What about the library?  How will we manage traffic flow in and out of the learning commons? That is going to be set up as well with a 6‑foot distance requirement.  Luckily, … it’s a very large space with lots of seating … A number of years ago when the learning commons wasn’t open, we opened up other spaces for students to gather and study in small groups.  We’ll need to take a look at that again to see if we can make some of those spaces available so students have adequate space to study, especially after hours.  We want to make sure they have a safe place to go to and is well lit. 

Will there be a fee for students to be [COVID-10] tested through the Broad Institute program? No.  We will be covering that … We’ve set aside funds from an endowment so students come back safely.  We’ve made a commitment to doing not only the testing but a great deal of equipment.  PPE.  Masks.  We will have masks on campus, so if a student is going into the learning commons or goes into a classroom and has forgotten their mask.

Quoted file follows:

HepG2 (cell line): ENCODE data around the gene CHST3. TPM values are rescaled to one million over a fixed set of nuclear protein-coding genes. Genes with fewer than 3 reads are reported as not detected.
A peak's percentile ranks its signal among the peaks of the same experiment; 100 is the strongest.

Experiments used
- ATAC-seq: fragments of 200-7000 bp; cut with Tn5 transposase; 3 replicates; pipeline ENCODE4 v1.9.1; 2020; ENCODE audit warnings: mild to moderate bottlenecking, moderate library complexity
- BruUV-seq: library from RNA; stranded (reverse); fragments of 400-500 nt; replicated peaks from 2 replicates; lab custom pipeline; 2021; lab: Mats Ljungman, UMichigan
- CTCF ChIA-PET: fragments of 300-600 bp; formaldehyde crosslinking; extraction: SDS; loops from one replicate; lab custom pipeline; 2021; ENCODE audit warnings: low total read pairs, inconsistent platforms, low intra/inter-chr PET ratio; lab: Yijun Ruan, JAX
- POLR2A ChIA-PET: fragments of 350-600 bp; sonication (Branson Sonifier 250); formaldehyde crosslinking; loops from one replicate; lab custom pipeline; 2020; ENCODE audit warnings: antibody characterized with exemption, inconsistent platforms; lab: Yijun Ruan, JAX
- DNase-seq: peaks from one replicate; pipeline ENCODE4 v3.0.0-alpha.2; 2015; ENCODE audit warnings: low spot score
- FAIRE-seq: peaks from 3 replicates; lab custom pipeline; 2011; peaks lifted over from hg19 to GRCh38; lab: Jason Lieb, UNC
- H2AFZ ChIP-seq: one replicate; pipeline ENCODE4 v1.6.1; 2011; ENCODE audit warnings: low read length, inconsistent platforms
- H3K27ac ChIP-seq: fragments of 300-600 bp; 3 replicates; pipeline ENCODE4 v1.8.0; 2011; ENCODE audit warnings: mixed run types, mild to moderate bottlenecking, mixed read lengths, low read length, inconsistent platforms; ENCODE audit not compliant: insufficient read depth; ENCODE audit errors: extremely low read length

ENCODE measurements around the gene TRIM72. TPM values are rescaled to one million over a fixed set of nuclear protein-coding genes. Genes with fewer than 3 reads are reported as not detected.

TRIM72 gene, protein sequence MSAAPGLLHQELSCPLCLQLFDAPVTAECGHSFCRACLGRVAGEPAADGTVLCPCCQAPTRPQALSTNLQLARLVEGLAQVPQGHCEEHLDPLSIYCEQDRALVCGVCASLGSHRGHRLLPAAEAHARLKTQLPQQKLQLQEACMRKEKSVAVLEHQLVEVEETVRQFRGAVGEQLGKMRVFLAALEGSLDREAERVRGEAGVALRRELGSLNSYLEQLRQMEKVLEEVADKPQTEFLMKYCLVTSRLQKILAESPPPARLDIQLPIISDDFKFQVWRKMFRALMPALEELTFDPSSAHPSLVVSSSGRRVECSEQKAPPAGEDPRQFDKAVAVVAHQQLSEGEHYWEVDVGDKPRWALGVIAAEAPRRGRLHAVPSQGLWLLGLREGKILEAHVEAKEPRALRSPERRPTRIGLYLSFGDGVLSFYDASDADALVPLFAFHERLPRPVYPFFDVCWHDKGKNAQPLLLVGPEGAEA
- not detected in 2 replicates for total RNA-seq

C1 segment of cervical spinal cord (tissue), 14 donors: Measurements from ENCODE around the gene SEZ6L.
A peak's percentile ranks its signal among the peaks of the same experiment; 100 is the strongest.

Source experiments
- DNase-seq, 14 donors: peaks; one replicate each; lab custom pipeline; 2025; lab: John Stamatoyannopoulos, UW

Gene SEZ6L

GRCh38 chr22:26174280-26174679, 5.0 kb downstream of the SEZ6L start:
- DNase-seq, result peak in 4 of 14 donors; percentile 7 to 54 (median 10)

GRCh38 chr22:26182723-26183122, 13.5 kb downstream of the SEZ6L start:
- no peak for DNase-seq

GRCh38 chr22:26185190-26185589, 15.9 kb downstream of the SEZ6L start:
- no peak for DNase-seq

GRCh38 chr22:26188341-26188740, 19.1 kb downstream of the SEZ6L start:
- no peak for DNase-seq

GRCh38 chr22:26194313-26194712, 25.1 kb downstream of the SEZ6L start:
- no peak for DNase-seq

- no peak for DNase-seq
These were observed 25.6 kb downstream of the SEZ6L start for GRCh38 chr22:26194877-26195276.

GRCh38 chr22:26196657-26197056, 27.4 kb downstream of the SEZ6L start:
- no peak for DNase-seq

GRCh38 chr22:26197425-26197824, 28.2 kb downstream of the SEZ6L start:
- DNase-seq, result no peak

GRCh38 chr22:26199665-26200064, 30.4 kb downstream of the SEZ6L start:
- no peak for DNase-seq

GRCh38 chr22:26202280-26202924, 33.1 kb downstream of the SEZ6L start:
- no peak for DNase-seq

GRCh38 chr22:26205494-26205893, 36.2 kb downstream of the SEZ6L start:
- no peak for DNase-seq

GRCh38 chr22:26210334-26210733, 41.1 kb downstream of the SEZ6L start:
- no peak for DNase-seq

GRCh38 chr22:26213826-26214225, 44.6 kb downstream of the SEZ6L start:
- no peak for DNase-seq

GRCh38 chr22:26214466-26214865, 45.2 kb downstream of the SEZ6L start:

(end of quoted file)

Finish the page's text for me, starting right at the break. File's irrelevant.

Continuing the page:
Will the surveillance testing and the incoming student testing apply to students who are living off campus?  Graduate students who may be living on campus?  Commuter students? Yes.  We’ll be doing testing of commuter students as well.  They are an important part of our community.  They will be tested as well.

Part of the Springfield College experience, especially for new students, is meeting other students.  How will that happen in our new COVID environment?  What are the organized activities going to be like for new students during the beginning of the academic year? They’ll be very similar to the past.  Annie and her student leadership team, they do a wonderful job in making that experience with heightened activity, high touch — well, that’s going to now look a little different.  But it looks different in everything we do.  But I assure you even over the summer, Annie and her team have been working on it.

Those of you who were in orientation — the sessions with BINGO and things that can be done safely — we will be do our very best to make sure that a Humanics philosophy will be embedded in our students.  You understand the mission of Springfield College.  And we will get past this.  Understand that we are very aware cognizant of the risks involved and we’re doing everything we can to keep students safe. 

Additional information is available on our COVID-19 Information page at springfield.edu/covid. End of article